Croydon duo Frauds have been hosting this excellent all-dayer at South London’s finest rock & roll hangout, The Windmill, for four years now, and this year’s line-up shows no let up in the onslaught of high quality punk rock that preceded it.
London hardcore outfit Diamond In The Dirt kick things off at a furious pace and volume with that doesn’t relent until kicking out time. Modern Men then take up the noise rock baton with a set that veers back and forth across the line that demarcates my indieboy-engrained heaviness tolerance level.
Perhaps my favourite new discovery in a line-up that includes plenty of existing favourites are Cardiff trio Twisted Ankle, whose bewildering and hilarious between song patter is almost as entertaining as their skewed art-punk tunes.
They’re followed by Bristolians Heavy Lungs, whose artfully messy post-punk is both delivered and received with fervent intensity. They’ve been selected to support Idles on their upcoming UK tour and it’s easy to see why.
In a line-up that features no fewer than five two-piece drum & guitar garage rock outfits, it’s pleasing to see the immense variety that can be achieved with so few ingredients. The first of the quintet are JOHN – we’ve been fans of their taut guitar lines and thunderous drums for a while, and they’re sounding better than ever tonight.
We’ve been following the ascent of tonight’s hosts Frauds for quite a while now and they just keep on getting better and better. Their unique blend of punchy garage punk and serrated noise rock, with lyrics that range from insightful to hilariously puerile, often in the same line, has everyone onside immediately and the smattering of new songs debuted tonight are just as good as favourites from last year’s debut LP.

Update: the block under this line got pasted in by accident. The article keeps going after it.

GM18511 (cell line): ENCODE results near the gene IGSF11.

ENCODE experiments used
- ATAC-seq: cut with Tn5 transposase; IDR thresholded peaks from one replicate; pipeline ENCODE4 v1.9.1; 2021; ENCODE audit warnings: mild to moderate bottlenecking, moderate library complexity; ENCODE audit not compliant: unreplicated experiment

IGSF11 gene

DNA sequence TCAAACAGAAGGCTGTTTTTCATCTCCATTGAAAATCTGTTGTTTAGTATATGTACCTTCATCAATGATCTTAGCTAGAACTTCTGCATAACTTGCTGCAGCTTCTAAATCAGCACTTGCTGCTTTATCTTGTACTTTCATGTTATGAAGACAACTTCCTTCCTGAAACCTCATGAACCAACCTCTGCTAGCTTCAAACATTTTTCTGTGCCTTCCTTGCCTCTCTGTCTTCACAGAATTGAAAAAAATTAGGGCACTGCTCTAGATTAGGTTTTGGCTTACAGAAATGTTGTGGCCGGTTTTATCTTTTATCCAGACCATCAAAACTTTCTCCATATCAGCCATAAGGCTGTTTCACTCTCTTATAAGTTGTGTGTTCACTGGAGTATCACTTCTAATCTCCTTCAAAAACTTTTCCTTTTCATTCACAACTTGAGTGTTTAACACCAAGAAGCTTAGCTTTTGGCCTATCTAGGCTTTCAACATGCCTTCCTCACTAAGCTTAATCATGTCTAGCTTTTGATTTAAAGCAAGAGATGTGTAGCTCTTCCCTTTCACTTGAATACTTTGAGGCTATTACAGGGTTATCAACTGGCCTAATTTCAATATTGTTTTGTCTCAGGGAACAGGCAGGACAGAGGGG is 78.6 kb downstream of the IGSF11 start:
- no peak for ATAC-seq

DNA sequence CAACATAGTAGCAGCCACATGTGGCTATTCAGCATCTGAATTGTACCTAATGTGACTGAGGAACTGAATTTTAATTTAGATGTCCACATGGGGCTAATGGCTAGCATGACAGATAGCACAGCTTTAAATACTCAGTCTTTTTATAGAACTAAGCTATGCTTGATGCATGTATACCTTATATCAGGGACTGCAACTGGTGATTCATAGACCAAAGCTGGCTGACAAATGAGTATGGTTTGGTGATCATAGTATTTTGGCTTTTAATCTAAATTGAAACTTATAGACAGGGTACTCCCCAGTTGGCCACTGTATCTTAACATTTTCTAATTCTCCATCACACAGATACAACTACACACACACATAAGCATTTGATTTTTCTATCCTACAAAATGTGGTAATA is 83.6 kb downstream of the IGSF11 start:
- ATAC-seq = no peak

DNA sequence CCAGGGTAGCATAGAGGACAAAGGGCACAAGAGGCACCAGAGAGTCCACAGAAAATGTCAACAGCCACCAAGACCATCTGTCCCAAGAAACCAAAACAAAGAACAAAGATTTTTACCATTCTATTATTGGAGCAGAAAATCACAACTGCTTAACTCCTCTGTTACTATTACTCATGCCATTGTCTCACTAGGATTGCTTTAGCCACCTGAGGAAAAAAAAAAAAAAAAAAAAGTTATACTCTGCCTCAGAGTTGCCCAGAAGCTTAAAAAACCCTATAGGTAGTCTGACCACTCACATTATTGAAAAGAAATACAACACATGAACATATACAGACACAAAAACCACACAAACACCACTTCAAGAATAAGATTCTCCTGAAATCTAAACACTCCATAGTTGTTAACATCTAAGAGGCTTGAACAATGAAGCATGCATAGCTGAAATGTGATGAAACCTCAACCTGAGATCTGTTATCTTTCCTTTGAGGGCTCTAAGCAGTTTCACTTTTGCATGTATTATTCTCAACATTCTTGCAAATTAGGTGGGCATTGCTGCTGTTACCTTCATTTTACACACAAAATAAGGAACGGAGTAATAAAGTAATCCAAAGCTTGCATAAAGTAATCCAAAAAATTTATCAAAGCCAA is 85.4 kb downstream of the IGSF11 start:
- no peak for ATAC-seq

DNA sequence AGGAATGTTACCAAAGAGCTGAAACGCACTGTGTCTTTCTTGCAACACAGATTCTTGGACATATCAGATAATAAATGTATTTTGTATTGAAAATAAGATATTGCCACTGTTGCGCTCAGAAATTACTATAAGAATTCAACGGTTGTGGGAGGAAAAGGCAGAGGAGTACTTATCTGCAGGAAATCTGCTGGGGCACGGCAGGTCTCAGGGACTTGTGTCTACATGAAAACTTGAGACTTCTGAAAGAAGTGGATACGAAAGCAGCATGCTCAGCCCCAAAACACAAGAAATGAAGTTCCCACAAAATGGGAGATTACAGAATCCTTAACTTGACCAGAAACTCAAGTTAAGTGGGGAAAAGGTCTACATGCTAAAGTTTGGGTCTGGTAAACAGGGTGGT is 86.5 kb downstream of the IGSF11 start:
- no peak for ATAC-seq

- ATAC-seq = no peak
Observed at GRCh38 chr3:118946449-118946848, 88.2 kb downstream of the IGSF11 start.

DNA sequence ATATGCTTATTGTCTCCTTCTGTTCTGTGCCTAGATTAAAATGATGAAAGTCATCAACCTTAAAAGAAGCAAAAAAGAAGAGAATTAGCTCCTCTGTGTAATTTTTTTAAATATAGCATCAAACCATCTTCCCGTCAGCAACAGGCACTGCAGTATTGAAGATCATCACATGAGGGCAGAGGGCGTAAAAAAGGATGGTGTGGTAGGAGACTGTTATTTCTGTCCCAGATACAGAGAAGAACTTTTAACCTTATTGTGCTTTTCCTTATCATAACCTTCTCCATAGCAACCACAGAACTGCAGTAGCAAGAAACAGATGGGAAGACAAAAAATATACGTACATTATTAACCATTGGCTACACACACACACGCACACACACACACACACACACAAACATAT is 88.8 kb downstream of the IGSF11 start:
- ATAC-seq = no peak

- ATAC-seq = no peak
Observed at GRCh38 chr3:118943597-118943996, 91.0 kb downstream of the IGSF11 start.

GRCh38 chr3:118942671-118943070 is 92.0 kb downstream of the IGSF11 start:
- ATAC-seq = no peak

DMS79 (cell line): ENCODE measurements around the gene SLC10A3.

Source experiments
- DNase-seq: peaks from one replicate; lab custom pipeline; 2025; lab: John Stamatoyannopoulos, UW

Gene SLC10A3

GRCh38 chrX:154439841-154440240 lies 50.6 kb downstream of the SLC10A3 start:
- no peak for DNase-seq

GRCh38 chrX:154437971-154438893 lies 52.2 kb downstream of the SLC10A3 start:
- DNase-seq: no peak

Milo’s Planes, the second act on tonight’s bill to hail from Bristol are next up with a set of melodic post-punk full of crunchy guitars and sudden gear shifts.
Haggard Cat take to the stage in front of a wall of vintage amps, and proceed to blast and swagger their way through a set of stirling psych-infused garage rock. Matt Reynolds is the consummate frontman, while Tom Marsh’s powerful but intricate drumbeats help to set the band apart from the many others attempting to occupy similar territory.
Youth Man are perhaps the most established name on the line-up today, flitting seamlessly between easy-going chat with the crowd and intense, wiry punk rock outs, it’s not hard to see why they’re held in such high regard.
Our final two-piece of the night are Sit Down, who had absolutely blown us away when we first saw them supporting Frauds and JOHN at a Roadkill Records night in February. They’re just as good tonight and their catchy, upbeat, sweary power-garage is just the thing to keep everyone moving as we pass midnight.
Review and Photography by Paul Maps